Photo: Anna Webber
Harris only appears on two cuts but both are worth noting.  Greene's flute introduction (with overdubbed clarinet and bass clarinet) to "April 4th" leads the listener in to a lovely light samba. His lovely soprano playing is framed by Goldberg's gentle piano, the excellent rhythm section especially Scott's dancing drums. Harris steps out on vibraphone, raising the temperature of the piece and locking into the drums.  He plays marimba on "Always There", a higher energy Greene tune with an insistent feels to the guitar and piano plus great push forward from the bass and drums.  The tenor, marimba, guitar, and piano swap 4-bar phrases right up to the final 75 seconds when Scott steps out (and does he ever!)

The album comes to a close with the title track plus "A Simple Prayer."  The former jumps forward on a subtle funky rhythm and features fine solos from Lund, Greene (on tenor– listen to the rhythm section dance behind him), and Goldberg (a sweet lyrical turn).  The final song lives up to its name, a slow blues with more than a touch of gospel.  Goldberg's rich piano work, a fine bass solo, and Greene's powerful statement over Scott's muscular drumming pulls one into the music and you find yourself on the edge of your seat shaking your head.

"While Looking Up" is a much-needed boost for the soul. The friendship of the musicians, their willingness to push each other higher, and the fine program written and/or arranged by Jimmy Greene is filled with good songs and great playing.  Such positive vibes with brighten your day and your life!

For more information, go to

Here's the sweet-sounding "April 4th":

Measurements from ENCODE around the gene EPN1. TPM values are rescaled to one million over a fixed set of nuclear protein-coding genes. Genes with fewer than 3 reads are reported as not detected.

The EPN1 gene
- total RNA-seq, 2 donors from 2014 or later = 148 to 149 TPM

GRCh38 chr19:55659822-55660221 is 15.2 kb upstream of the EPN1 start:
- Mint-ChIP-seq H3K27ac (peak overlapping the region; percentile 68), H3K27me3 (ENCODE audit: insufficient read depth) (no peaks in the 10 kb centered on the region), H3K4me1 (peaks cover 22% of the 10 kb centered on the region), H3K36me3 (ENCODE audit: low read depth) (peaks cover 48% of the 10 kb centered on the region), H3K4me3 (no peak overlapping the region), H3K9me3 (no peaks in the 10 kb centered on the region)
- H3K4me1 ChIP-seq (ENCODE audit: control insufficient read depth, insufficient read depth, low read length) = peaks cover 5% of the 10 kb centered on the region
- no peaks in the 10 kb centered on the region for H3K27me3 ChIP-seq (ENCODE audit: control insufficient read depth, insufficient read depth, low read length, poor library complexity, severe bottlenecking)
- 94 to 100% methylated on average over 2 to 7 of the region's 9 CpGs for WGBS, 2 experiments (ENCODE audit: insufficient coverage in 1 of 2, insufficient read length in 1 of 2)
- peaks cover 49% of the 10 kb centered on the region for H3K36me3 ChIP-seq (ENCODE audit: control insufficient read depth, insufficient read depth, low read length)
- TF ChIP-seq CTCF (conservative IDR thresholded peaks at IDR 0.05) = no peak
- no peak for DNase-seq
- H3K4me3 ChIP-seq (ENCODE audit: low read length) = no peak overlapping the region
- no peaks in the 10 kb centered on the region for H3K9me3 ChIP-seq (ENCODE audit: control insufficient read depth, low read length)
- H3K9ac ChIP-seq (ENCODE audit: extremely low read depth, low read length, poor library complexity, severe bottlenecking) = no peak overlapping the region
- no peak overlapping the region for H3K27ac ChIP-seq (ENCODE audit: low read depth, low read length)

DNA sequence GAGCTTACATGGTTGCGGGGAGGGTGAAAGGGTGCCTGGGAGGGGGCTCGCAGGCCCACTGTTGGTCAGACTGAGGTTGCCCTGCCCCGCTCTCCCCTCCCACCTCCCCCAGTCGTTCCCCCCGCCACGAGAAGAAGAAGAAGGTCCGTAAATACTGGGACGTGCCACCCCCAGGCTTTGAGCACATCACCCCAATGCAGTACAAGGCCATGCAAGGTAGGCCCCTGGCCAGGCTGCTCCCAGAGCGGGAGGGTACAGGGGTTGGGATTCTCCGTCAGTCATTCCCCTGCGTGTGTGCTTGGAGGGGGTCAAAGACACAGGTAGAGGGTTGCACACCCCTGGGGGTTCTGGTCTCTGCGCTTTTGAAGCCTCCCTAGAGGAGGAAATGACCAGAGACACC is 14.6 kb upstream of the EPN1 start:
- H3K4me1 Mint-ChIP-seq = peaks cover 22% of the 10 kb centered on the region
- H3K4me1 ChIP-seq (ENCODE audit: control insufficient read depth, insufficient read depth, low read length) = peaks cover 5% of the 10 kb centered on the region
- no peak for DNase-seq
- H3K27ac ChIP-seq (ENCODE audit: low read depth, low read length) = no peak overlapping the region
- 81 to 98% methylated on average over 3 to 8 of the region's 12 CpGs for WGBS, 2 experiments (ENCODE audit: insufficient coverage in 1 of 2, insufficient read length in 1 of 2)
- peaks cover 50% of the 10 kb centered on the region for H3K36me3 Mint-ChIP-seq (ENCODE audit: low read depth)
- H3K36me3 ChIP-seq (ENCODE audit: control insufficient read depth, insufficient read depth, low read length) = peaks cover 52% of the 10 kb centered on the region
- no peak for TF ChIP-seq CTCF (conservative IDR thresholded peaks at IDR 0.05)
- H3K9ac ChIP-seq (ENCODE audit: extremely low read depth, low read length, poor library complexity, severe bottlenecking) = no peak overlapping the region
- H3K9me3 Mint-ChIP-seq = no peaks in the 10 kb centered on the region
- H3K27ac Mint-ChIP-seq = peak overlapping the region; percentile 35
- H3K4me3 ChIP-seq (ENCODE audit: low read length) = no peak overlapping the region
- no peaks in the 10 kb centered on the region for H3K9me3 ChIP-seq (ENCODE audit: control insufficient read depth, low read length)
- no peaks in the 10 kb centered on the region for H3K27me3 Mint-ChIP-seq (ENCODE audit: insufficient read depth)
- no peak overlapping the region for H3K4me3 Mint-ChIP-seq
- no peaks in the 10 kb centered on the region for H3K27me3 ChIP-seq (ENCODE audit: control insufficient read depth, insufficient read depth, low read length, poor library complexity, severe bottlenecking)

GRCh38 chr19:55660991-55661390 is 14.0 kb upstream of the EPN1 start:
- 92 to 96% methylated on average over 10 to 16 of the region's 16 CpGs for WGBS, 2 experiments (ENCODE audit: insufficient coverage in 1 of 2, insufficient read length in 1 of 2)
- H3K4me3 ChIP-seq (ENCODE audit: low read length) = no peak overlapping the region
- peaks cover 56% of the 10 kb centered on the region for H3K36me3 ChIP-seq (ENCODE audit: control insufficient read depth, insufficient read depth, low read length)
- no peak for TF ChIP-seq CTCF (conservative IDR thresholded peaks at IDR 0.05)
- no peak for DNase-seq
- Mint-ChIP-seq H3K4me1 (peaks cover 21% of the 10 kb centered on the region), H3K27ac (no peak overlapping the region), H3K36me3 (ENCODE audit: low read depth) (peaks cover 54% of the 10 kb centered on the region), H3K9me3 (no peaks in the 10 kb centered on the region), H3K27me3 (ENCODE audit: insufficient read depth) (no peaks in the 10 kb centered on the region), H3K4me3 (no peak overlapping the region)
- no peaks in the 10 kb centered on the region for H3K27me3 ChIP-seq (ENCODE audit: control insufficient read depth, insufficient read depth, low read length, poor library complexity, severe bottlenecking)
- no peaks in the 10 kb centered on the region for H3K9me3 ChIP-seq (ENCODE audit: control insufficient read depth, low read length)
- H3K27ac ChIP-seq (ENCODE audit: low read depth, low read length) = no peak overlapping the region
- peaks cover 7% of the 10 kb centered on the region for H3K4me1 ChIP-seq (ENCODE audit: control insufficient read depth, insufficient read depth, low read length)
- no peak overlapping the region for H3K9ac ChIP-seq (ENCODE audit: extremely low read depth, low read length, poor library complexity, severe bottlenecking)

Trumpeter Kenny Warren grew up in Denver, CO, and moved to NewYork City in 2002 to study music at SUNY-Purchase.  Since graduation, he has played and recorded with many ensembles and people including Slavic Soul Party, Andy Biskin's 16 Tons, the Angela Morris & Anna Webber Big Band, and others.  Warren also leads the Americana group "Laila and Smitty" (musical sample below) who have released three recordings since 2014. His debut jazz album, a quartet date titled "Thank You For Coming to Life", was issued in 2017 on Whirlwind Recordings.

For his second Whirlwind release, "In The Heat", Warren composed seven pieces for his trumpet, bass (Matthias Pichler), and drums (Nathan Ellman-Bell).  There are few trumpet trio albums although bassist Linda May Han Oh's debut disk featured her in a trio setting with trumpeter Ambrose Akinmusire and trumpeter/ cornetist Josh Baerman has recorded in several trio settings.  In many ways, this music sounds influenced by Henry Threadgill's writing for Air, not just for the intimate sound but also for how integral the bassist and drummer are to the development of the musical conversations.  There are also moments when the trumpeter's squeezed notes and sound remind this listener of Taylor Ho Bynum.